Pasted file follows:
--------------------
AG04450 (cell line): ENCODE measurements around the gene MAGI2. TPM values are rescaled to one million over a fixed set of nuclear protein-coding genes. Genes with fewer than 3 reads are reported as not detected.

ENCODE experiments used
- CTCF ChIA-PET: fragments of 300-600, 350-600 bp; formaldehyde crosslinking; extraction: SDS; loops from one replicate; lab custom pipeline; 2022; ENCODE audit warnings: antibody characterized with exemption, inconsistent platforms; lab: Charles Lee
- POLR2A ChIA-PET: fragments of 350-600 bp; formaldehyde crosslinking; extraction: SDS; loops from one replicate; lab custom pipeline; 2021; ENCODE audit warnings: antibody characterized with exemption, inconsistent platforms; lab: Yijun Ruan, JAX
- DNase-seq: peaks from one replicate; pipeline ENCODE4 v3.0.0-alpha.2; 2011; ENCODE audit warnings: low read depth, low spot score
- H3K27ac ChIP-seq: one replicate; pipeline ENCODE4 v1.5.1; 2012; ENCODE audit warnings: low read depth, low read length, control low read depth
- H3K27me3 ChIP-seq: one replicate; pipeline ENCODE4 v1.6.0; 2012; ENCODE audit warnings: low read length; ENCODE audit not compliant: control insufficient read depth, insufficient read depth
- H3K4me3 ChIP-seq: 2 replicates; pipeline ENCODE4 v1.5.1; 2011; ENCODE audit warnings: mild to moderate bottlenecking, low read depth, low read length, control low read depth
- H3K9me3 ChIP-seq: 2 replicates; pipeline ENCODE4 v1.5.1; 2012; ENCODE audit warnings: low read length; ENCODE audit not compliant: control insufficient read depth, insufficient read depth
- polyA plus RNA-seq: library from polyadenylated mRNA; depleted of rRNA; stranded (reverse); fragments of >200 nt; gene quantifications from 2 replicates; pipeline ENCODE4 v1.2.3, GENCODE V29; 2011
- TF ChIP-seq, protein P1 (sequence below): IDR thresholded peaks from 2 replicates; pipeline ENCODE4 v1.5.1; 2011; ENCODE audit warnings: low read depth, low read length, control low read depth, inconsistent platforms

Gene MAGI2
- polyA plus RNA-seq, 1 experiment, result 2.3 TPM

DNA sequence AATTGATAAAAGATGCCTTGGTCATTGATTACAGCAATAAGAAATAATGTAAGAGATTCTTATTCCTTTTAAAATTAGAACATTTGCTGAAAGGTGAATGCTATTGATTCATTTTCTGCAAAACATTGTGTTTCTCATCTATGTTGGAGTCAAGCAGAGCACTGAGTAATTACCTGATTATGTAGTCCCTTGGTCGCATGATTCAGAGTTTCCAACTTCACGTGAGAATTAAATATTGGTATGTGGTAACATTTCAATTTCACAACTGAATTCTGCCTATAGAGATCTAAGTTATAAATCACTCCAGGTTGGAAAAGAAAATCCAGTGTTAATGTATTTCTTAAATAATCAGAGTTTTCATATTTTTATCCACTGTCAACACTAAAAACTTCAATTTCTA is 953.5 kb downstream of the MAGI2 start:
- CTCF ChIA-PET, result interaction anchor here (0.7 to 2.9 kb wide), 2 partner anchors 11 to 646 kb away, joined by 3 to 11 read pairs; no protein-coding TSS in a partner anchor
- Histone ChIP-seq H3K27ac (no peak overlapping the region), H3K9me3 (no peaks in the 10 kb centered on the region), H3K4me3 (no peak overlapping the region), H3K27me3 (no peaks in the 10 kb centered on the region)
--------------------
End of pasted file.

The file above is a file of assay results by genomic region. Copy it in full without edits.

AG04450 (cell line): ENCODE measurements around the gene MAGI2. TPM values are rescaled to one million over a fixed set of nuclear protein-coding genes. Genes with fewer than 3 reads are reported as not detected.

ENCODE experiments used
- CTCF ChIA-PET: fragments of 300-600, 350-600 bp; formaldehyde crosslinking; extraction: SDS; loops from one replicate; lab custom pipeline; 2022; ENCODE audit warnings: antibody characterized with exemption, inconsistent platforms; lab: Charles Lee
- POLR2A ChIA-PET: fragments of 350-600 bp; formaldehyde crosslinking; extraction: SDS; loops from one replicate; lab custom pipeline; 2021; ENCODE audit warnings: antibody characterized with exemption, inconsistent platforms; lab: Yijun Ruan, JAX
- DNase-seq: peaks from one replicate; pipeline ENCODE4 v3.0.0-alpha.2; 2011; ENCODE audit warnings: low read depth, low spot score
- H3K27ac ChIP-seq: one replicate; pipeline ENCODE4 v1.5.1; 2012; ENCODE audit warnings: low read depth, low read length, control low read depth
- H3K27me3 ChIP-seq: one replicate; pipeline ENCODE4 v1.6.0; 2012; ENCODE audit warnings: low read length; ENCODE audit not compliant: control insufficient read depth, insufficient read depth
- H3K4me3 ChIP-seq: 2 replicates; pipeline ENCODE4 v1.5.1; 2011; ENCODE audit warnings: mild to moderate bottlenecking, low read depth, low read length, control low read depth
- H3K9me3 ChIP-seq: 2 replicates; pipeline ENCODE4 v1.5.1; 2012; ENCODE audit warnings: low read length; ENCODE audit not compliant: control insufficient read depth, insufficient read depth
- polyA plus RNA-seq: library from polyadenylated mRNA; depleted of rRNA; stranded (reverse); fragments of >200 nt; gene quantifications from 2 replicates; pipeline ENCODE4 v1.2.3, GENCODE V29; 2011
- TF ChIP-seq, protein P1 (sequence below): IDR thresholded peaks from 2 replicates; pipeline ENCODE4 v1.5.1; 2011; ENCODE audit warnings: low read depth, low read length, control low read depth, inconsistent platforms

Gene MAGI2
- polyA plus RNA-seq, 1 experiment, result 2.3 TPM

DNA sequence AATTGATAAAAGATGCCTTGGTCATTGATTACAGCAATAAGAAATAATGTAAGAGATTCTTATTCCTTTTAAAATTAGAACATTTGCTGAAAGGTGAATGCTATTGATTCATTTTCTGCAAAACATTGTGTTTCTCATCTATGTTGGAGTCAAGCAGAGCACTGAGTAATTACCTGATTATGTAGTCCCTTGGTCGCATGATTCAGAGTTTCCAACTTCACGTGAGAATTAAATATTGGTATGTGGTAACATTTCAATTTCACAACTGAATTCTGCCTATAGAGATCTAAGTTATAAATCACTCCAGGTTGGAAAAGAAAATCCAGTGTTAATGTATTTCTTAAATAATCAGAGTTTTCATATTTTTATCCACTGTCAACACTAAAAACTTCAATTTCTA is 953.5 kb downstream of the MAGI2 start:
- CTCF ChIA-PET, result interaction anchor here (0.7 to 2.9 kb wide), 2 partner anchors 11 to 646 kb away, joined by 3 to 11 read pairs; no protein-coding TSS in a partner anchor
- Histone ChIP-seq H3K27ac (no peak overlapping the region), H3K9me3 (no peaks in the 10 kb centered on the region), H3K4me3 (no peak overlapping the region), H3K27me3 (no peaks in the 10 kb centered on the region)